An EU trade expert argues that lower energy prices for industry should be considered, as they are currently ten times higher than in the US. European Commission economic policy spokesman Markus Ferber is also calling for a hard line: If the US side doesn’t give in now, the EU commission should “put all instruments of torture on the table” and consider boosting trade. Disappointment with the protectionist course of US President Joe Biden is great, Ferber says: “The American anti-inflationary law threatens Europe, and can make its economic situation much worse.”

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Macron vs U.S. Inflation Reduction Act

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Emmanuel Macron warned that the U.S. risked “fragmenting the West” with a flagship climate law that the French president said would distort competition by massively subsidizing American companies to the detriment of European industries, informs “The Financial Times”. The harsh words, which came on the first day of his state visit to Washington hosted by president Joe Biden.

In a speech at the French embassy in Washington, Macron said while he agreed with the objectives of Biden’s Inflation Reduction Act, it would have negative repercussions for Europe by making it less attractive for companies to invest there. “We need to co-ordinate and re-synchronize our policy agendas.”

Macron called the new U.S. Inflation Reduction Act (IRA) “super aggressive for our companies,” according to comments reported by Agence France-Presse and confirmed by a person present. “Perhaps this law will solve your problems but it will make mine worse,” he said, adding that many jobs would be destroyed.

Macron has also called on the EU to pass a so-called “Buy European Act” that would offer similar subsidies to local industries. Other countries such as Germany are less supportive of the idea.

U.S. President Joe Biden was forced to retract. He said that new laws that give incentives for domestic production of computer chips and renewable energy parts were never intended to exclude European allies and could be tweaked.

Speaking with French President Emmanuel Macron at a joint press conference at the White House, Biden said “There are tweaks that we can make that can fundamentally make it easier for European countries to participate and/or be on their own.”

The United States and France also announced the formation of ‘Joint task force’ between the Unites States and the European Union to deal with trade disputes around clean energy issues emerging from the IRA.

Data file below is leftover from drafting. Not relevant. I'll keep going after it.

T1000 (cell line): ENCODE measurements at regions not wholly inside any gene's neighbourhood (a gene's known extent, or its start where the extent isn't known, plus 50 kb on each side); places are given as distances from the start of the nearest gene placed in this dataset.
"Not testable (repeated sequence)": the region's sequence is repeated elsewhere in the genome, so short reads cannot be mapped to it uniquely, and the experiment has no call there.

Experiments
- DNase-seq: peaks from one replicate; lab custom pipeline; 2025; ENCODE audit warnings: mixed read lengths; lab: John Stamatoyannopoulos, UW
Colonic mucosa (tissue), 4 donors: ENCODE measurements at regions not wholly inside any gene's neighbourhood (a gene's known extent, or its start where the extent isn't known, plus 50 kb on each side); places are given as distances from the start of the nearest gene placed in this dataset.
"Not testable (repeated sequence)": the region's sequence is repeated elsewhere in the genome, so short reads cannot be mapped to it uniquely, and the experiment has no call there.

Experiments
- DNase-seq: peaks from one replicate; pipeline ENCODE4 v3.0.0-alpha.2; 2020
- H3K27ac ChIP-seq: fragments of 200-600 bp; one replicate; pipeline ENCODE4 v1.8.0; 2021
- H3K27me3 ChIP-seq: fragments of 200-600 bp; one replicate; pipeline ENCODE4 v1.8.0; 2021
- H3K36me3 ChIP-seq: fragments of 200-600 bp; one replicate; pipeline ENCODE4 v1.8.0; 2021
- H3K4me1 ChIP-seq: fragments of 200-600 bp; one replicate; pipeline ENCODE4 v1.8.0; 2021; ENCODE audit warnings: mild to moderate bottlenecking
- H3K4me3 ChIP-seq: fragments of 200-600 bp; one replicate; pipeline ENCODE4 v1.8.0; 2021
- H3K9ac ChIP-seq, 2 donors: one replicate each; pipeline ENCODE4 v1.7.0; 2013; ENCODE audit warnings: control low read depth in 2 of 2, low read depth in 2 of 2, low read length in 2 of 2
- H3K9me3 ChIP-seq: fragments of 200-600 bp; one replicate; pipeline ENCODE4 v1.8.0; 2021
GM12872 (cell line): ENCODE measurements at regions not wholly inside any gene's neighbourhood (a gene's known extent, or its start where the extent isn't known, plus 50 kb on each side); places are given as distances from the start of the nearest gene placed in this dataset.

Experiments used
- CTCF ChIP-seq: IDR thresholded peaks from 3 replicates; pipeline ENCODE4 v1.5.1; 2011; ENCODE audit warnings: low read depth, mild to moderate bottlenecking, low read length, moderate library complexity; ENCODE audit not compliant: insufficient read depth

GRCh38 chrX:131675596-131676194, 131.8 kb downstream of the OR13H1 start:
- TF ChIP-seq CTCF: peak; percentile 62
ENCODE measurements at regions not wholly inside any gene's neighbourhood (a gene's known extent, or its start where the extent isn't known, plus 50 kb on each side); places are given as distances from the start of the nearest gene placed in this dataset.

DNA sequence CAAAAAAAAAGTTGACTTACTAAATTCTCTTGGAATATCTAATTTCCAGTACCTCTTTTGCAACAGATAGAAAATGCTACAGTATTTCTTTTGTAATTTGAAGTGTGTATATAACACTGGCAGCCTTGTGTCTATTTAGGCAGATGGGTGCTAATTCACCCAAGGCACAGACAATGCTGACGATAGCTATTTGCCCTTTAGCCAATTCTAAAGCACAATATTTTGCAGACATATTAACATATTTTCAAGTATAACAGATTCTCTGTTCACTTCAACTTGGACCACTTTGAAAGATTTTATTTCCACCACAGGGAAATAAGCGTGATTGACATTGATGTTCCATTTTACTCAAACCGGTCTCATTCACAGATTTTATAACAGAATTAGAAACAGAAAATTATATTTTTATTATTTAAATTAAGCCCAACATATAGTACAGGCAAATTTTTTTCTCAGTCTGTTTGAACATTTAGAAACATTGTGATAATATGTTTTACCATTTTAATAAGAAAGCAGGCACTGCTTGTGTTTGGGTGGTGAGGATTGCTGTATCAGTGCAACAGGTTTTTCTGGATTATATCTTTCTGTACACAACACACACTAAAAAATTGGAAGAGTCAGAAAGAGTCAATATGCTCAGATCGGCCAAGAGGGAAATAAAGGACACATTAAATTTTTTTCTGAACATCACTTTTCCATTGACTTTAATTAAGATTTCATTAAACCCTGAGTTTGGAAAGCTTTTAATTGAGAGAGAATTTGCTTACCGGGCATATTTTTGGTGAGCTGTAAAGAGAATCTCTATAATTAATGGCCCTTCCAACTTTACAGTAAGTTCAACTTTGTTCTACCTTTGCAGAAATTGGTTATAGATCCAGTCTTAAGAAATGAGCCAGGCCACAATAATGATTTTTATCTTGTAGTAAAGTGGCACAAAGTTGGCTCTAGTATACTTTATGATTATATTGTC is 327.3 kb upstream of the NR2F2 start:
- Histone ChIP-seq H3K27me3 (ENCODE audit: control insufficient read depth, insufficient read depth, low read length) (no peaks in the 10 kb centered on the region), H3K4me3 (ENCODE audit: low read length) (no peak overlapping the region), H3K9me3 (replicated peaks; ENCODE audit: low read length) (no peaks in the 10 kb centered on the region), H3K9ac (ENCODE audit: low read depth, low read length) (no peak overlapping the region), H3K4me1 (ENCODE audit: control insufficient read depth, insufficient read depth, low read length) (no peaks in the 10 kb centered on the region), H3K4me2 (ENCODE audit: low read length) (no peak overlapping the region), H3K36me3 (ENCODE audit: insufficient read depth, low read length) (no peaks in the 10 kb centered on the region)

Europe’s industry fears that the bill, which gives tax credit for each eligible renewable energy component produced in a U.S. factory, would take away potential investment from the continent.

Biden said he makes no apologies for promoting American manufacturing of essential goods, but said large legislation often requires tweaks to deal with unintended consequences.

“We’re going to continue to create manufacturing jobs in America but not at the expense of Europe,” Biden said.

Macron told reporters that he was encouraged by his talks with Biden and is hopeful of a fair resolution.

…We’ll see whether Biden keeps his word or not.

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FOCUS: The German economy is in a dangerous pliers

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The politicization of trade relations is proceeding rapidly. German Economics Minister Robert Habeck said: “The phase where many thought markets should rule and politicians should stay out is definitely over. Previously, this idea was wrong,” –  quotes FOCUS.

The German economy is in a dangerous pliers. The craziness is that it is not the Russians or the Chinese who move with both hands in the tongs, but the Americans, who are clearly determined to organize their future prosperity at the expense of the Chinese and Europeans.

Pliers consist of two very different legs:

– On the one hand, the US Inflation Reduction Act (IRA) is primarily aimed at reducing US inflation. In fact, this is a gigantic program to subsidize new technologies. The legislative package plans to spend $369 billion over the next decade on energy security and climate change programs, putting pressure on European industry. The US wants to reinforce its industrial base again.

In some cases, subsidies offered by the US government are four to ten times the maximum government support allowed by the European Commission, French Finance Minister Bruno Le Mer said.

– On the other hand, US government sanctions against China’s semiconductor industry are putting pressure on China, and German industry is also suffering from restrictions. Chinese manufacturers make up one-fifth of the global semiconductor industry, and their European customers and suppliers are required to follow US policy.

Dutch company ASML was under pressure from US officials to stop selling individual chip-making machines to China, Bloomberg reported.